Despite my faltering at the start, much of the strength of the story is in its characters. Lord Pelleas is even more of a boor than obnoxious Pete, and undoubtedly more powerful and dangerous: but he’s nicely counter-balanced by Lord Roland/Rory Netherbridge, perhaps a more unusual (but wholly believable, and distinctly dishy) romantic lead in his present day incarnation as local rector. Interestingly – and in the many time-slip books I’ve read, I think the first time I’ve seen it – Rory also has an awareness of his parallel existence, and that makes the whole premise considerably more intriguing.
Another major strength is the strikingly vivid recreation of the historical setting. I never fail to be impressed when depth of knowledge and research is quite evident, but used only to add richness to a story’s telling: when you read this one, do read the author’s afterword about the story’s historical context too, because it’s quite fascinating. I also very much liked the historical back story – of Lady Vivianne’s parents – drawing in some really nice touches of Arthurian myth and legend.
The story is just wonderful – gripping, with very real threat and danger, an enthralling mystery focused on hidden treasure, a wholly convincing romance, all across both timelines. It’s one of those books that it’s good to read in one sitting, letting the real world disappear – that’s exactly what I did, and it was the loveliest way to spend an afternoon.
I thoroughly enjoyed this one – and whether you enjoy time-slip or just a really well-told story, it’s most certainly one I’d recommend.
Praise for A Shape on the Air
“In the best Barbara Erskine tradition …I would highly recommend this novel” -Historical Novel Society
“Amazing …a really great book …I just couldn’t put it down” – Hazel Morgan
“Well-rounded characters and a wealth of historical research make this a real page-turner” – Amazon review
“Julia does an incredible job of setting up the idea of time-shift so that it’s believable and makes sense” – Amazon review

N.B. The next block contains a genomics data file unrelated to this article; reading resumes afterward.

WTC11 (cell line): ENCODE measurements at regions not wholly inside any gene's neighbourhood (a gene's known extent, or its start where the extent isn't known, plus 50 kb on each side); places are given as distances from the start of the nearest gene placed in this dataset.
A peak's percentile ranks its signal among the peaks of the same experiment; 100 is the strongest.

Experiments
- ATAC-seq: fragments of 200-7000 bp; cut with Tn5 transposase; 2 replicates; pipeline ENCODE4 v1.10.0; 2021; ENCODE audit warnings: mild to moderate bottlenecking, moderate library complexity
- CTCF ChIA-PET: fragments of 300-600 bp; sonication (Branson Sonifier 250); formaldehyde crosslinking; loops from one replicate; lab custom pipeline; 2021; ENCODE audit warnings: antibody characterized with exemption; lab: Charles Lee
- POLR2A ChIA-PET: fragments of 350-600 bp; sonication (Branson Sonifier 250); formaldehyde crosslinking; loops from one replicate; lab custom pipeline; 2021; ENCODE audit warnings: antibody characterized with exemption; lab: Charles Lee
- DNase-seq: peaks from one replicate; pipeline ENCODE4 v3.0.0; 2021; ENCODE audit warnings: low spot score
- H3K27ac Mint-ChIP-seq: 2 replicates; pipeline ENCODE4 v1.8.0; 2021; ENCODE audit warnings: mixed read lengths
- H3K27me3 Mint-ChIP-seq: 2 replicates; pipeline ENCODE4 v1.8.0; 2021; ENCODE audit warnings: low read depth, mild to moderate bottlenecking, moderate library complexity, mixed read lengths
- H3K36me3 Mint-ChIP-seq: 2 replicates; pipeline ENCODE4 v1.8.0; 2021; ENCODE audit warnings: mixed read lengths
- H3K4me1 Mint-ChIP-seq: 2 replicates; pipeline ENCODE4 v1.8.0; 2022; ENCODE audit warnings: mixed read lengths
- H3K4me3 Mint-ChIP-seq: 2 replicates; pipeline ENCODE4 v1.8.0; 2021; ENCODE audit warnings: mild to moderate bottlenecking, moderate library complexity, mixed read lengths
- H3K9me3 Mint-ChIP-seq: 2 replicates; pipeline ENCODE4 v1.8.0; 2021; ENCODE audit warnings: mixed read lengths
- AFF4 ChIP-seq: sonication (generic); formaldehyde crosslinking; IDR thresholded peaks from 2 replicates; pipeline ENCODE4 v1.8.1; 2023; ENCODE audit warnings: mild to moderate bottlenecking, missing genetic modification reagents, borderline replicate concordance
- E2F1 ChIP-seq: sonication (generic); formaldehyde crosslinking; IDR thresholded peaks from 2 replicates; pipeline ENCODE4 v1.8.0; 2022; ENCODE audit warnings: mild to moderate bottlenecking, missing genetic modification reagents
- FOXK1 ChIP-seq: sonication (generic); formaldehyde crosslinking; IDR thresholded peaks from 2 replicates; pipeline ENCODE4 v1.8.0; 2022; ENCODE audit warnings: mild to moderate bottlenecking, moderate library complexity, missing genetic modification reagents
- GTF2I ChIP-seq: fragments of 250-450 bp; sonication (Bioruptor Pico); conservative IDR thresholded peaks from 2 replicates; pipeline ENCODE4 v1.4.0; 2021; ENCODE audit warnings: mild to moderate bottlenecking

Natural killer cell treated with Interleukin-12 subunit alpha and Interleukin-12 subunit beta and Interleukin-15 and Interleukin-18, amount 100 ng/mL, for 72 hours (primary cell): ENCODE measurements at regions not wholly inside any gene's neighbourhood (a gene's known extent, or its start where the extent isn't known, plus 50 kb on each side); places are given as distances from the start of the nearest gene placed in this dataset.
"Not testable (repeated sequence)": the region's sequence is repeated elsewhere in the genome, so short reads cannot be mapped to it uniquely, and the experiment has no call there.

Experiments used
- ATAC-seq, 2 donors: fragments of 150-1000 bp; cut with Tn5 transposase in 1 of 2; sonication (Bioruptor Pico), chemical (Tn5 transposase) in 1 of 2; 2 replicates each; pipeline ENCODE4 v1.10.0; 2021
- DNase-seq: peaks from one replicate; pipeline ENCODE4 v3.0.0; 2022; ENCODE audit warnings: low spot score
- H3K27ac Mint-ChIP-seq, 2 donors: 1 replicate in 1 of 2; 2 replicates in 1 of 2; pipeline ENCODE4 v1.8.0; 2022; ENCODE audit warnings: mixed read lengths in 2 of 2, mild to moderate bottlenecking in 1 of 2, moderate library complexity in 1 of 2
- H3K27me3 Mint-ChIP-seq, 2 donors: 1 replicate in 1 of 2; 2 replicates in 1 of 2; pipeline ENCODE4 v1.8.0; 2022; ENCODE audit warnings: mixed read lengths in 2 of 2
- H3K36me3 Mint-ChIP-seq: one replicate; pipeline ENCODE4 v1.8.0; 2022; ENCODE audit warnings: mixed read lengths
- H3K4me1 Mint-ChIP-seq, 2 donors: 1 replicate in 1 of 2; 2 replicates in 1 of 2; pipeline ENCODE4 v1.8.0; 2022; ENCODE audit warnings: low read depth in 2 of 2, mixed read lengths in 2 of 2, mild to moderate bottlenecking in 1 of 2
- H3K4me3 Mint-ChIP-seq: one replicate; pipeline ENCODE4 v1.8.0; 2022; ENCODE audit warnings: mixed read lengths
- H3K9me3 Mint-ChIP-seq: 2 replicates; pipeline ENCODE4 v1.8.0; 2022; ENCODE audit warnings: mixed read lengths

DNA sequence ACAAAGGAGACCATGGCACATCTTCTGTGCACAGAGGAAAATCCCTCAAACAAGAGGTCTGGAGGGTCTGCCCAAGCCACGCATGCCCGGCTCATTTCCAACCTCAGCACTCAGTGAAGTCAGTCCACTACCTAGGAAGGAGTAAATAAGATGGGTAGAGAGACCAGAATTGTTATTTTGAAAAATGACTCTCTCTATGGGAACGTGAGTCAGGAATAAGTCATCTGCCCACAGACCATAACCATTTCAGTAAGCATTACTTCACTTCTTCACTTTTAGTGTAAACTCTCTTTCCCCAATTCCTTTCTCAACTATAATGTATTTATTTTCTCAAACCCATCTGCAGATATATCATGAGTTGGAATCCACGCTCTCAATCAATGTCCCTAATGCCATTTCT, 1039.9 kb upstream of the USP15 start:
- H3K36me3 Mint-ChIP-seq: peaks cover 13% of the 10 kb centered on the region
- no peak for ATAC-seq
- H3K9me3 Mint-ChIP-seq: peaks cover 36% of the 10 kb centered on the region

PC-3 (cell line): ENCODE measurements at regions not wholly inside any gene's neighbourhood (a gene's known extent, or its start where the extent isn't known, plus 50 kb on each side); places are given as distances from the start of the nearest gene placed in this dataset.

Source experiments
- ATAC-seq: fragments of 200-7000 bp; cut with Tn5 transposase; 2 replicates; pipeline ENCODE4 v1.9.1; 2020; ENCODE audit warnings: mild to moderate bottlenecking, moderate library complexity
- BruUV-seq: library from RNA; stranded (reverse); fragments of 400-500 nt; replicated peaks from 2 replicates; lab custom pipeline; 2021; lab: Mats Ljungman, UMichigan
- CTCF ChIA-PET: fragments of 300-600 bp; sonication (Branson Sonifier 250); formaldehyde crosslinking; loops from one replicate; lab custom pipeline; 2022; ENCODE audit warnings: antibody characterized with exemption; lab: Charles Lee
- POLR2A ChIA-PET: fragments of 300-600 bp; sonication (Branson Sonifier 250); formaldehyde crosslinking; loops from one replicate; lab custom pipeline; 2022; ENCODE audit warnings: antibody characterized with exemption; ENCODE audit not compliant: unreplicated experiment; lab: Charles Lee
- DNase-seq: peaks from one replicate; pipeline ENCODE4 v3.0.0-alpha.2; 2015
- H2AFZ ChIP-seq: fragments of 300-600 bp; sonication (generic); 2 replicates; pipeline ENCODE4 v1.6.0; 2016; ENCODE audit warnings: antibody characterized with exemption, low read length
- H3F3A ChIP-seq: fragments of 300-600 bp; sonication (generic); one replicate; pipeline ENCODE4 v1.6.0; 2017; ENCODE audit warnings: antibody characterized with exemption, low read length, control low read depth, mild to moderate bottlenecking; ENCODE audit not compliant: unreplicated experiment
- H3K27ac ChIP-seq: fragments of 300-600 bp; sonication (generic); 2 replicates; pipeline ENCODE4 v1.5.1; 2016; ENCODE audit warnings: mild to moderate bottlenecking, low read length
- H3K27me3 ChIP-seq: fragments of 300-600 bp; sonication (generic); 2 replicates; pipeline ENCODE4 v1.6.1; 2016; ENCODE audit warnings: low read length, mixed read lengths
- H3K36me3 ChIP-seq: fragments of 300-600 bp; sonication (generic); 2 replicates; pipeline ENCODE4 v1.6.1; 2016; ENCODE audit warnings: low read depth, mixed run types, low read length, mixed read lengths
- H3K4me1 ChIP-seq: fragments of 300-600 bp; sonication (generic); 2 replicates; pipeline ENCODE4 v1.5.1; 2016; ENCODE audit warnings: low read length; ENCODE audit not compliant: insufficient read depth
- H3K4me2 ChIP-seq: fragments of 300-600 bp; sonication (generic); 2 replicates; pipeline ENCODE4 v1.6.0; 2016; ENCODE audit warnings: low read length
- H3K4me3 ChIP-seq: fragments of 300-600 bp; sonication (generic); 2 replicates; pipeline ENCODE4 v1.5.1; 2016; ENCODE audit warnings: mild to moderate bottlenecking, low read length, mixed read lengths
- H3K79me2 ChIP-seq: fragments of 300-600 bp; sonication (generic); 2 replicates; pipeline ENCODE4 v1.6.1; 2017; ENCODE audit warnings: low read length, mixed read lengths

“Viv/Lady Vivianne … lovely identifiable heroine in both time periods….I love her strength and vulnerability. And Rory/Roland is simply gorgeous!” – Melissa Morgan
“gripping … a very real sense of threat and danger, an enthralling mystery … a wholly convincing romance, across both timelines” – Anne Williams (yes – that’s me!)
About the author
Julia Ibbotson is fascinated by the medieval world and the concept of time. She sees her author brand as a historical fiction writer of romantic mysteries that are evocative of time and place, well-researched and uplifting page-turners. Her current series focuses on early medieval time-slip/dual-time mysteries.
Julia read English at Keele University, England, specialising in medieval language/ literature/ history, and has a PhD in socio-linguistics. After a turbulent time in Ghana, West Africa, she became a school teacher, then a university academic and researcher. Her break as an author came soon after she joined the RNA’s New Writers’ Scheme in 2015, with a three-book deal from Lume Books (Endeavour) for a trilogy (Drumbeats) set in Ghana in the 1960s. She has published three other books, including A Shape on the Air, an Anglo-Saxon timeslip mystery, and its two sequels The Dragon Tree and The Rune Stone.
Her work in progress is the first of a new series of Anglo-Saxon mysteries (Daughter of Mercia) where echoes of the past resonate across the centuries. Her books will appeal to fans of Barbara Erskine, Pamela Hartshorne, Susanna Kearsley, and Christina Courtenay. Her readers say: ‘Julia’s books captured my imagination’, ‘beautiful story-telling’, ‘evocative and well-paced storylines’, ‘brilliant and fascinating’ and ‘I just couldn’t put it down’.
You can find her at: